Welcome to Designer Confidential: a new advice column where we’ll share practical advice on solving your toughest challenges. We want to help you tackle your biggest obstacles as a manager, like transforming your organization, creating a better-connected workflow between designers and developers, building a great team, and much more. You can submit your questions via this form, email us at email@example.com, or tweet at us at @InVisionApp. This is our first installment, so keep your eyes peeled for the next one!
In an Agile-driven project, how does a UX professional fit in where time is scarce and product development is usually started right away?
UXer working on their Agility
Your question is one we often hear from designers, as Agile is central to the digital transformation process at companies around the world. Agile is a methodology that helps organizations (especially engineering organizations) work faster. Problems arise, though, when Agile teams move fast but in the wrong direction.
Speed on the wrong trajectory can result in entropy, wasted time, and a poor user experience.
Designers often want to slow the process down: to talk to customers, understand the problem more thoroughly, and design a full solution. There is a virtue in these intentions, but the time invested can feel like a vice if it compromises the team’s ability to ship on time.
We need to find a balance, to bring together trajectory (understanding the customer and the problem we’re trying to solve) and speed (building things as fast as possible to meet business needs).
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We’ve talked to a few people about this problem, including developer Brad Frost and designer Dan Mall who invited us to challenge our assumptions about how design should work.
Dan Mall, co-founder of SuperFriendly, said, “When it comes to Agile, the first step is designers figuring out how to work smaller, rather than how to work holistically and broadly. If designers can work smaller now, they can work at the same pace and the same cadence as the developer counterparts and that makes for an even playing field.”
We also talked with Josh Seiden who co-authored Lean UX and Sense and Respond with Jeff Gothelf. Not only has he written extensively on this subject, he also consults and speaks regularly on how design and Agile should work together. He said,
“In an eight-week research study, you should be planning on saying at the end of every sprint, I’m going to share the work in progress. I’m going to deliver some value to my team. ‘Hey, we did two interviews this week. Here are the themes that came out of the interview that’s valuable.’ Even if it’s not finished research or conclusions…a team will get value from that without having to wait for eight weeks to learn what you’ve been doing.”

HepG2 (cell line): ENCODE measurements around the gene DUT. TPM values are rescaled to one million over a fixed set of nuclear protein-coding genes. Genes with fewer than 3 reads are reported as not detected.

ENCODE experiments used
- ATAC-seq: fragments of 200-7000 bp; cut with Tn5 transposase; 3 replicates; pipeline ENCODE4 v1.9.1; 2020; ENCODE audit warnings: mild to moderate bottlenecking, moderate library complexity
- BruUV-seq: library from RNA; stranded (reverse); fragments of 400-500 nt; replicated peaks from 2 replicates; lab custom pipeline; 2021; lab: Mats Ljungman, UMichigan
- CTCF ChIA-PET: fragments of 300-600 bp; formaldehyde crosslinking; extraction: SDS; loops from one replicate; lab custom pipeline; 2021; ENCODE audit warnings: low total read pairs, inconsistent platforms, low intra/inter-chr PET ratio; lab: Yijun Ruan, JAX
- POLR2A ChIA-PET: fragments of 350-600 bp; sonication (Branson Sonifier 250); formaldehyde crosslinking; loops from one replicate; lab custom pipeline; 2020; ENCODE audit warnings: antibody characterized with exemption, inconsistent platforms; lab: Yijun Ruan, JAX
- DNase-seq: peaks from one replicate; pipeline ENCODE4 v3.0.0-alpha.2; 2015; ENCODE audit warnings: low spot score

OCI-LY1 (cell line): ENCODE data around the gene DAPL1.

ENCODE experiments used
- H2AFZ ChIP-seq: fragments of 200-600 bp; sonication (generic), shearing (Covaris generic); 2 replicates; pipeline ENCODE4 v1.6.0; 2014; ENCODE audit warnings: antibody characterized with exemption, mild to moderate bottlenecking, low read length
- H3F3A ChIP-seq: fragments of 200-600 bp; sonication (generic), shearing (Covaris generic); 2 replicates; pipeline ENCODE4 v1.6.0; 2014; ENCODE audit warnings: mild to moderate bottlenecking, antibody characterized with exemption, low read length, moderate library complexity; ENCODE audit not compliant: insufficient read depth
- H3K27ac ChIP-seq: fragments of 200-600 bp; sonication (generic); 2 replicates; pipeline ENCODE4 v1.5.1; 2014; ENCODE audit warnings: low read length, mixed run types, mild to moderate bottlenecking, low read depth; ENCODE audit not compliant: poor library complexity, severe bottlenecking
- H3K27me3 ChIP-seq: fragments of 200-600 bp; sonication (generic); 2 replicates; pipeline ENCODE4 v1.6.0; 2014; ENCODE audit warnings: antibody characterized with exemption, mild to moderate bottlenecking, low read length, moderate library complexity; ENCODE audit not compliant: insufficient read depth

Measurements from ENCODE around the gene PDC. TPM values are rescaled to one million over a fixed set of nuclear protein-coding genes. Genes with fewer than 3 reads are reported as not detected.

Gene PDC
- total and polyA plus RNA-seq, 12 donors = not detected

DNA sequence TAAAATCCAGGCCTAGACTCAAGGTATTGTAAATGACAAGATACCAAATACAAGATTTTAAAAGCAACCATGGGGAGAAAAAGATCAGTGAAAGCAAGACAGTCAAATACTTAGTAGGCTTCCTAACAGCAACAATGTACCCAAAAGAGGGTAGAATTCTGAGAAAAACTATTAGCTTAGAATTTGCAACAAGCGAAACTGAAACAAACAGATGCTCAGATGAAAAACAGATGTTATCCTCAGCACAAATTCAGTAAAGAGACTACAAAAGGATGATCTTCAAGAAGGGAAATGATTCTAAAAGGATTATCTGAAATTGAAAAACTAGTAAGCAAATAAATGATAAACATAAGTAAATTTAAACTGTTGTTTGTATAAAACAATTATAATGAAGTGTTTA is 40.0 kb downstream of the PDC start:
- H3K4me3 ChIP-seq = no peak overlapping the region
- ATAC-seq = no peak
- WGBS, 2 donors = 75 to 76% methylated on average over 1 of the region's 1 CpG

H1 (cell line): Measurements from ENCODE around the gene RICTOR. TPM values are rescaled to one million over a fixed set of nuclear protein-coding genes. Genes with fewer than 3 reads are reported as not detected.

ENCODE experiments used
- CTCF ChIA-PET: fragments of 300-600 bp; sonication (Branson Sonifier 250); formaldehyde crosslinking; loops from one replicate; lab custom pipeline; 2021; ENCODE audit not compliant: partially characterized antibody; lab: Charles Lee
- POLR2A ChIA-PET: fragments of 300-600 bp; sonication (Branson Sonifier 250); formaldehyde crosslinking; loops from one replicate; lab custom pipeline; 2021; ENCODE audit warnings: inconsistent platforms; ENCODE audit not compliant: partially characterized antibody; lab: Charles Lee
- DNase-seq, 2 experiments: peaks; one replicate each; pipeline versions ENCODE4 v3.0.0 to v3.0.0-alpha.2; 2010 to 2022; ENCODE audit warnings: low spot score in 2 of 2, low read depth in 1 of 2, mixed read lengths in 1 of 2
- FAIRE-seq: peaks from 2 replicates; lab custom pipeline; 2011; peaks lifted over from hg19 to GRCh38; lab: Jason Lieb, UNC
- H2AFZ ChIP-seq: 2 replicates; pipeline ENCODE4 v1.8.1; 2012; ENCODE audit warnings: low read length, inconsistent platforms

“Everyone in an Agile team needs to spend time with customers to create a shared understanding of the problems you’re trying to solve together.”
Jeff Gothelf has published some rules for how UX should integrate with Agile worth noting here. Here are the key takeaways:
- Every Agile team needs at least one designer. I’m an advocate for two designers per team as, when you’re a solo designer, it’s easy for the values of design to be overpowered by engineering.
- Everyone in an Agile team needs to spend time with customers to create a shared understanding of the problems you’re trying to solve together. Jared Spool’s rule of thumb is great: everyone should spend a minimum of two hours with customers every six weeks. Jeff adds, “The more the team can learn together, the less time is spent sharing and debating the learning and more time spent deciding what to do about the things we’ve learned.”
- Jeff recommends creating just one backlog of work that contains development, research, design, and QA work all in one place to be prioritized and shared. In his experience, if design work is in a separate backlog it will get ignored.
Jeff’s also taken the time to diagram out the workflow he’s found to be most effective in aligning design and engineering in Agile teams (Fig 1).
Marty Cagan, founder of the Silicon Valley Product Group (SVPG), has been advocating a similar but slightly different approach called Dual-Track Agile. In this methodology, there is a discovery track (learn about the problems) and a delivery track (build the solution). It reminds me of the classic double diamond.
One key benefit of a Dual-Track Agile approach is that it helps the team test hypotheses and define design details before the development begins, which cuts down on wasted time building the wrong things. This approach maps well to the way designers tend to think. Designers want to understand our users and the problems before we start designing. Some have also pointed out that Dual-Track Agile can be an effective way to make space for innovation in a system that’s so focused on iteration.
We hope this helps get you on the right track for finding better ways to fold design into fast-paced Agile workflows. It’s not impossible, but I acknowledge that it’s hard! I’ll leave you with these action items to point you in the right direction:
- Do your homework. Research these models so you can speak about them intelligently with your colleagues.
- Make a friend. Build closer relationships with your colleagues in engineering with whom you can explore ways to refine your process. This not only makes space for design, but also will improve the quality of your work.
- Buddy up. If you’re the only designer on your team feeling like a stranger in a strange land, take note from the Slack design team who practice paired design. Identify a designer you can work with a few hours a week to get feedback, get unstuck, and get the comradery you need.
Wishing you the best as you dial in your team’s approach to Agile. There’s a place for you and your fellow designers in the workflow!